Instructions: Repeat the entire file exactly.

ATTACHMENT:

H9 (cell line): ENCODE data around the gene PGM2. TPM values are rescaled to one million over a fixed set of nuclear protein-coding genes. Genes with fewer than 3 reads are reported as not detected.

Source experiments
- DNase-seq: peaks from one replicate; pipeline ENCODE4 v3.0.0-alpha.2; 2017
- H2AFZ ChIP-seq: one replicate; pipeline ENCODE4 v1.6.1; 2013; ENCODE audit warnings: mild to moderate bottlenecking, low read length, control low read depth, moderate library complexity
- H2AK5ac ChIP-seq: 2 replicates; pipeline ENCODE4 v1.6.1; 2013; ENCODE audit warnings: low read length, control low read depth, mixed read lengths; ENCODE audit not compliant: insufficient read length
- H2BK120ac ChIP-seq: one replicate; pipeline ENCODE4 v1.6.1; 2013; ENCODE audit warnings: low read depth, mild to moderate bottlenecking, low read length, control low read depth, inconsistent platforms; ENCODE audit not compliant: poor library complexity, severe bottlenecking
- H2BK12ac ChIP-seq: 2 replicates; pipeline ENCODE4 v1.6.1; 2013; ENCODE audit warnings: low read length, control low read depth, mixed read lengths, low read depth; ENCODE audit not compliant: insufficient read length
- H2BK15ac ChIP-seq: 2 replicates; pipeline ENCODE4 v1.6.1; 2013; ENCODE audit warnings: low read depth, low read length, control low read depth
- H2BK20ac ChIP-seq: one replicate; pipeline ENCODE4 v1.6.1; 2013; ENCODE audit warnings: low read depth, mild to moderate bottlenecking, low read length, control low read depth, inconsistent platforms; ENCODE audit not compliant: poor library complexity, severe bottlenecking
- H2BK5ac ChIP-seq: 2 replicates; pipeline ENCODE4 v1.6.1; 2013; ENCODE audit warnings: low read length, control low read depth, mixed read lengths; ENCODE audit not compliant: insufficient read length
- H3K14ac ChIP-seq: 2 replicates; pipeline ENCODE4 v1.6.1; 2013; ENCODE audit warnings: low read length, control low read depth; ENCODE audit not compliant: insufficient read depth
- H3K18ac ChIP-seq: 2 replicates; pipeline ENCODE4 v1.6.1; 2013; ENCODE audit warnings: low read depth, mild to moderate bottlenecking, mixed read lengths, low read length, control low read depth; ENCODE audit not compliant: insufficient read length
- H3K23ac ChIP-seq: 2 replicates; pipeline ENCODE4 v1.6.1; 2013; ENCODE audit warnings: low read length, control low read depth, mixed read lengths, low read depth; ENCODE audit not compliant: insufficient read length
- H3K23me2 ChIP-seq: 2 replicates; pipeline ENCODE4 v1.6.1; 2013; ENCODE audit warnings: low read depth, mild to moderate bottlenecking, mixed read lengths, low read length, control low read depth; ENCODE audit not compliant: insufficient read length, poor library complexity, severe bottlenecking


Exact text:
H9 (cell line): ENCODE data around the gene PGM2. TPM values are rescaled to one million over a fixed set of nuclear protein-coding genes. Genes with fewer than 3 reads are reported as not detected.

Source experiments
- DNase-seq: peaks from one replicate; pipeline ENCODE4 v3.0.0-alpha.2; 2017
- H2AFZ ChIP-seq: one replicate; pipeline ENCODE4 v1.6.1; 2013; ENCODE audit warnings: mild to moderate bottlenecking, low read length, control low read depth, moderate library complexity
- H2AK5ac ChIP-seq: 2 replicates; pipeline ENCODE4 v1.6.1; 2013; ENCODE audit warnings: low read length, control low read depth, mixed read lengths; ENCODE audit not compliant: insufficient read length
- H2BK120ac ChIP-seq: one replicate; pipeline ENCODE4 v1.6.1; 2013; ENCODE audit warnings: low read depth, mild to moderate bottlenecking, low read length, control low read depth, inconsistent platforms; ENCODE audit not compliant: poor library complexity, severe bottlenecking
- H2BK12ac ChIP-seq: 2 replicates; pipeline ENCODE4 v1.6.1; 2013; ENCODE audit warnings: low read length, control low read depth, mixed read lengths, low read depth; ENCODE audit not compliant: insufficient read length
- H2BK15ac ChIP-seq: 2 replicates; pipeline ENCODE4 v1.6.1; 2013; ENCODE audit warnings: low read depth, low read length, control low read depth
- H2BK20ac ChIP-seq: one replicate; pipeline ENCODE4 v1.6.1; 2013; ENCODE audit warnings: low read depth, mild to moderate bottlenecking, low read length, control low read depth, inconsistent platforms; ENCODE audit not compliant: poor library complexity, severe bottlenecking
- H2BK5ac ChIP-seq: 2 replicates; pipeline ENCODE4 v1.6.1; 2013; ENCODE audit warnings: low read length, control low read depth, mixed read lengths; ENCODE audit not compliant: insufficient read length
- H3K14ac ChIP-seq: 2 replicates; pipeline ENCODE4 v1.6.1; 2013; ENCODE audit warnings: low read length, control low read depth; ENCODE audit not compliant: insufficient read depth
- H3K18ac ChIP-seq: 2 replicates; pipeline ENCODE4 v1.6.1; 2013; ENCODE audit warnings: low read depth, mild to moderate bottlenecking, mixed read lengths, low read length, control low read depth; ENCODE audit not compliant: insufficient read length
- H3K23ac ChIP-seq: 2 replicates; pipeline ENCODE4 v1.6.1; 2013; ENCODE audit warnings: low read length, control low read depth, mixed read lengths, low read depth; ENCODE audit not compliant: insufficient read length
- H3K23me2 ChIP-seq: 2 replicates; pipeline ENCODE4 v1.6.1; 2013; ENCODE audit warnings: low read depth, mild to moderate bottlenecking, mixed read lengths, low read length, control low read depth; ENCODE audit not compliant: insufficient read length, poor library complexity, severe bottlenecking